One particular site of unintelligibility is human sexuality, especially the ontological basis of sexual difference. The result of denying objective truth is clearly described by Cardinal Müller. “If truth is merely subjective and finds it criterion only in individual advantage and pleasure, then we have not arrived in the kingdom of freedom, but are stranded in the ‘dictatorship of relativism’” (7). In his chapter on “Humanae Vitae and the Revolution of Love,” he briefly analyzes the impact that this denial has on the cultural crisis called the “sexual revolution.” This revolution is galvanized by the practice of contraception. Contraception changed our understanding of the sex act by separating sex and babies. Consequently, human sexuality is reduced to a mere source of pleasure:
When the link between sexuality and procreation is broken, sexuality is not liberated but rather abandoned to the mere search for pleasure and self-satisfaction. The couple closes in on itself. In the end, even the sense of being a couple is lost, and the two are left is isolated individuals who, while doing something together, nonetheless remain alone. (84)
It is not that human sexuality is separated from moral norms as such. Some supporters of the sexual revolution have argued that a general ethics governing inter-personal relationships also holds for engaging in sexual acts. These moral norms prohibit lying, deception, and exploitation. Rather, the crux of the problem is that there is no distinctive sexual ethics ordering sexual bodily acts to real human goods—the natural meanings and ends of man’s sexual powers: union and procreation. The latter are intrinsic aspects of the well-being and fulfillment of human persons.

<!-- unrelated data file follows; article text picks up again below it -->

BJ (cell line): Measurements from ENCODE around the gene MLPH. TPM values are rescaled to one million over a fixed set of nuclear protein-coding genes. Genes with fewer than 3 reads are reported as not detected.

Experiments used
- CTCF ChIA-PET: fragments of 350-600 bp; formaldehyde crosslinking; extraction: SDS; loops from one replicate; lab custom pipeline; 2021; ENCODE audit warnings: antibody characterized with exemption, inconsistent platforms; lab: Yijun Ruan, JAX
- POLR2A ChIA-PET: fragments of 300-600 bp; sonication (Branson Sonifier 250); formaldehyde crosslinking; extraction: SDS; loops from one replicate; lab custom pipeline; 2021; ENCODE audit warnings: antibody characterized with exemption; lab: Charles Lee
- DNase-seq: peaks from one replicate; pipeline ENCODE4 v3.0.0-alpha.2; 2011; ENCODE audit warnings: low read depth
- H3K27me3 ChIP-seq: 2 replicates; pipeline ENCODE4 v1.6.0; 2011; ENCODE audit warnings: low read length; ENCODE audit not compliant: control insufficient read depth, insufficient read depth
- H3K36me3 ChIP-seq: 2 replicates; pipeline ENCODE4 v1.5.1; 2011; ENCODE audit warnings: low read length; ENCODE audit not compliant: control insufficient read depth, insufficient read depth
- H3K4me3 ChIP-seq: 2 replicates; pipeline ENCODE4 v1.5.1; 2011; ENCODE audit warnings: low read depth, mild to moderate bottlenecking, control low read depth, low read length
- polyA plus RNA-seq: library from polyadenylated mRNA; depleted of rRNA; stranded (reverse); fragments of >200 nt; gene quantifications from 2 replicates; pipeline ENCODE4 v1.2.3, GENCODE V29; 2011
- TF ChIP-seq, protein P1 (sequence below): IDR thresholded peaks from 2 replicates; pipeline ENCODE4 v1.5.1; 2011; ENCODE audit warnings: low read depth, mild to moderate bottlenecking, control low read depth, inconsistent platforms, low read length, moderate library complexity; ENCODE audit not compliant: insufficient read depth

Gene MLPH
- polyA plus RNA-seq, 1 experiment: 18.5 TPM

Furthermore, one of the central reasons why a distinctive sexual ethics is denied by many is that there is no room, on their view, for a moral law, grounded in the one human nature, willed by God, and known as the natural law. At the root of this cultural crisis is a faulty anthropology that denies the truth that the human person is bodily, a differentiated embodied person, male or female. Rather, a dualistic view of the human person is accepted in which the body—indeed, sexual difference—remains extrinsic to personhood. Says Cardinal Müller, “By ‘liberating’ sexuality from [distinctively sexual] moral norms, the sexual revolution did not arrive at a deeper anthropological appreciation of human sexuality” (84). Rather, he adds, “by separating sexuality from fruitfulness, the sexual revolution disintegrates sexus, eros, and agape, the unity of which is grounded in the substantial unity of soul and body” (83).
The cardinal urges a recovery of “the basic anthropological fact” that “human nature consists of the substantial unity of body and soul in its historically and socially conditioned existence” (86). This recovery will happen by responding to the challenges of the sexual revolution with Pope Paul VI’s encyclical Humanae Vitae that “declares a revolution of life and love” (85).